Occupy Wall Street demonstrators carry dollar signs past the New York Stock Exchange, April 25, 2012. (Reuters/Andrew Burton)
One day early in the summer of 2012, two men in crisp business attire were talking about plastic debit cards at the Manhattan office of a financial services company. The men were interested in negotiating a deal to launch a debit card line. They assured the company that they would have a cooperative bank to go along with the cards eventually.
The two men were not, however, financial industry insiders trying to make a buck. Despite their suits and their surroundings, they were outsiders: activists who were part of one of Occupy Wall Street’s alternative banking groups.
A strand of Occupy is setting up a financial services cooperative. Last month, the Occupy Money Cooperative incorporated and launched its website. It will take its first step in the real world by issuing a prepaid bank card shortly that will most likely cost ninety-nine cents, or less, to purchase and serve as a kind of alt-checking account for activists, Occupy supports and, perhaps most important, people excluded from the mainstream banking system. Right now, it’s a small operation—there’s the board and then a group of eight members, all working part-time.
While these financial services bear the name Occupy, its backers are far from the shaggy activists that were once the Fox News stereotype. Occupy, in this case, consists of bankers and even a diplomat. In fact, some are so “inside” the system they are rebelling against that they have insisted to journalists that they remain anonymous lest they lose their jobs. And that is why they have been able to use the technical language of financial services insiders while leveraging outsider identities, values, ideas and goals. Christian Brammer, a 52-year-old financial consultant on the founding board of the group, worked for Deutsche Bank Group for almost sixteen years, for instance.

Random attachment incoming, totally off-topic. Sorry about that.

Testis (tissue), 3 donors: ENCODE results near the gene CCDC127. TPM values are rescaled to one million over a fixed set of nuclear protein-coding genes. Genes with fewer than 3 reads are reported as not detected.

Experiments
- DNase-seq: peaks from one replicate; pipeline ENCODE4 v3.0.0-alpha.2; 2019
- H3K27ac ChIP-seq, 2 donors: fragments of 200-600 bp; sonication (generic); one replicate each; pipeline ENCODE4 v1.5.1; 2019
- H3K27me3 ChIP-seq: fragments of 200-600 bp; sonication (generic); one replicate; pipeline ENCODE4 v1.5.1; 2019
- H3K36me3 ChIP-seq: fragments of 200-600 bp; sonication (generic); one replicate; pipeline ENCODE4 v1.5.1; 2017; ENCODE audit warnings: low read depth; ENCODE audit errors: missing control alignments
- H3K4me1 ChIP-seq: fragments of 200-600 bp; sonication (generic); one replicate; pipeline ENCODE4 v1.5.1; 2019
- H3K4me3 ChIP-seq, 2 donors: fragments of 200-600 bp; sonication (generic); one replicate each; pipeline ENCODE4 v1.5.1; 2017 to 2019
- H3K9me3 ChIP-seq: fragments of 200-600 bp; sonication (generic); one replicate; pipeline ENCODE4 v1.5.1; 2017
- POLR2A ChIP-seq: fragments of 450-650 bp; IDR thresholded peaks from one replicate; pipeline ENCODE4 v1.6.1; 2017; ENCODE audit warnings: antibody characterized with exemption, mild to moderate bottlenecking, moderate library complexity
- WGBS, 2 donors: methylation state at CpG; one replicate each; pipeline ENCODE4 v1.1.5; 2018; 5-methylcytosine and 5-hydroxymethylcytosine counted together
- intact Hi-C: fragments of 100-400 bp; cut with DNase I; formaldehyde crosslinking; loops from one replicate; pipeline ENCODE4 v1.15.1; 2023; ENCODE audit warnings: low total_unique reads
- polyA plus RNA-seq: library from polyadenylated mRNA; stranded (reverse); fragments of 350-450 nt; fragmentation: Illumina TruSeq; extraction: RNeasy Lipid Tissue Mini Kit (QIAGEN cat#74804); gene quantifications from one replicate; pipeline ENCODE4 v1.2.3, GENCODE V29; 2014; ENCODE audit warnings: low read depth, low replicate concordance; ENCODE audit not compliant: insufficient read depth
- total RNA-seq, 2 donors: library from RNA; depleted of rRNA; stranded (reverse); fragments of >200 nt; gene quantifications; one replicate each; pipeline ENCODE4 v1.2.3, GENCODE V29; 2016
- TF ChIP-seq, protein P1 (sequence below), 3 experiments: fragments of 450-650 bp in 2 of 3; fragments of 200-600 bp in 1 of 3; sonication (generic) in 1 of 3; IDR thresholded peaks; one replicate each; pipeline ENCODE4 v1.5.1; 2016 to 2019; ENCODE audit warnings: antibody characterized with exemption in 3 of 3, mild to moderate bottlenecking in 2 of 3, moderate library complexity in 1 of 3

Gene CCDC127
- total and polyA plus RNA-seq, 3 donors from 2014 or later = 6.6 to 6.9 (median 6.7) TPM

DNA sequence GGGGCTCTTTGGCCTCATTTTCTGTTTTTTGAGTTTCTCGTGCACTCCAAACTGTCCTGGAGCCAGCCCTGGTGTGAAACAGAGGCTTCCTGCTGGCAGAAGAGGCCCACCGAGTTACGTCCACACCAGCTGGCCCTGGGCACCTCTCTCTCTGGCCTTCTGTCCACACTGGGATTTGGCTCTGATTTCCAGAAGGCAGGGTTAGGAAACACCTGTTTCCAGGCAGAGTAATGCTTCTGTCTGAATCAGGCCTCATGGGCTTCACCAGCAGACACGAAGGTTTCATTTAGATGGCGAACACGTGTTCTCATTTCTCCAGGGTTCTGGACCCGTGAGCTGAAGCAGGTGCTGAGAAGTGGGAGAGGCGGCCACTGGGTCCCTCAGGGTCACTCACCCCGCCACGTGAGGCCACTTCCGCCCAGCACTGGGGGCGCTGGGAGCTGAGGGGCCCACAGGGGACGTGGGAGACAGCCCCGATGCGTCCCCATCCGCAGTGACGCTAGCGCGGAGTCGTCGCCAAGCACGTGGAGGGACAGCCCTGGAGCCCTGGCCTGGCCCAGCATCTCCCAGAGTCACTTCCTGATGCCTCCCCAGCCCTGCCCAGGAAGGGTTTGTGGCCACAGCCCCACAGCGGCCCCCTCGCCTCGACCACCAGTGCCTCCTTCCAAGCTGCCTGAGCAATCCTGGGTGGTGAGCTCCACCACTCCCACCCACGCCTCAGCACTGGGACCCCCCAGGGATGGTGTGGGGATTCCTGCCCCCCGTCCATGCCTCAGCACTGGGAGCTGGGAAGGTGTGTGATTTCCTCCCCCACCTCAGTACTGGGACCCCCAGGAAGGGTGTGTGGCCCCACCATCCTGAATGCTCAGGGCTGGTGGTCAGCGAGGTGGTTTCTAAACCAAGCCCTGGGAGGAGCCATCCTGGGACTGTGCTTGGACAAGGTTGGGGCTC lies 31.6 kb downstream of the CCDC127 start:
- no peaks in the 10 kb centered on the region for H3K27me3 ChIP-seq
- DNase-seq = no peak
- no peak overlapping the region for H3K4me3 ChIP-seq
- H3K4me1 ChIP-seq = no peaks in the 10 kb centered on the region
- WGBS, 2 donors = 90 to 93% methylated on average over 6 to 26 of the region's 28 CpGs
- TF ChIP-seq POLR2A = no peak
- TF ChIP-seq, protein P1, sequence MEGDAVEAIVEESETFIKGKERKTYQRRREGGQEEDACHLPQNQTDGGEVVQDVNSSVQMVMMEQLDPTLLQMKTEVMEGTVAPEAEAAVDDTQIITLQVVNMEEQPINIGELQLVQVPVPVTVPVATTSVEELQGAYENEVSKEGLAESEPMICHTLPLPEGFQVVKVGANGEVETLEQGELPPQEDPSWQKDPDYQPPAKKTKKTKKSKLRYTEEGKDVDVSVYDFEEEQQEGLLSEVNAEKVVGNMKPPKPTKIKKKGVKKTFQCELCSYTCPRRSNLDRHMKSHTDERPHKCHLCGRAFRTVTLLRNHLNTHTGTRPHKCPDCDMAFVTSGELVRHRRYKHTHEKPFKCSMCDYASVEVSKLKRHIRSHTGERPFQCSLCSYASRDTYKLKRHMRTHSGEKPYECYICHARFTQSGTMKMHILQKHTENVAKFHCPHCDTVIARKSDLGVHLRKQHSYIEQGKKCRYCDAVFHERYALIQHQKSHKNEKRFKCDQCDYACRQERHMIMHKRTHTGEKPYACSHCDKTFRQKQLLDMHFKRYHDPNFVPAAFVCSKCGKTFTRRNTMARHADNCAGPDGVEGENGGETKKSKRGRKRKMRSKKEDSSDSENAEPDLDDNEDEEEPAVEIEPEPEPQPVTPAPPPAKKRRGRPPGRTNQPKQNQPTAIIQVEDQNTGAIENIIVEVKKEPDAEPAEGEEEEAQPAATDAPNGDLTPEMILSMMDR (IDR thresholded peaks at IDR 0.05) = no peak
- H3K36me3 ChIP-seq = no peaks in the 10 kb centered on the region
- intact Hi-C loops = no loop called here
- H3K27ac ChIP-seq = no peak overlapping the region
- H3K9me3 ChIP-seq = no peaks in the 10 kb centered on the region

“It was a pretty nice career,” said Brammer, of his years at Deutsche (he now works as a financial consultant). His reasons for joining the Occupy Money Cooperative were clear, though. “The industry has changed a lot. Bankers forgot that their economic role in society is a utilitarian one. Payment systems shouldn’t cost huge amounts for people.”
In addition to the bank card, the cooperative aspires someday to offer a full range of banking services, including checking accounts, low-cost peer-to-peer loans and financial education. To get to this level of operations will be a difficult task, however. It will require the group to acquire a bank or a credit union, as Carne Ross, one of the cooperative’s members, explained. So the cooperative’s more immediate ambition is to raise several hundred thousand dollars in donations and, with those funds, pay the co-op’s initial operating expenses, working capital and small staff. For now, it will be a digital entity rather than a four-walled operation.
The group started meeting soon after the Occupy movement emerged in September 2011, with its first meeting in October. The members of the cooperative wondered: What if they could flip the banking relationship so that clients (in their diction “users”) owned the bank, rather than the other way around? The fall of 2011 was a dark time for the millions of Americans struggling financially, as well as a moment of dawning consciousness about the realities of today’s banking system, which can seem rigged. After all, banks make big bets and ordinary citizens bail them out; clients play by the rules and then banks stick them with a seemingly endless array of hidden fees, many of which fall heaviest on the poorest Americans. As The New York Times reported recently, even mistakes as small as a bounced check or a tiny overdraft “have effectively blacklisted more than a million low-income Americans from the mainstream financial system” due to obscure private databases that are used by major banks.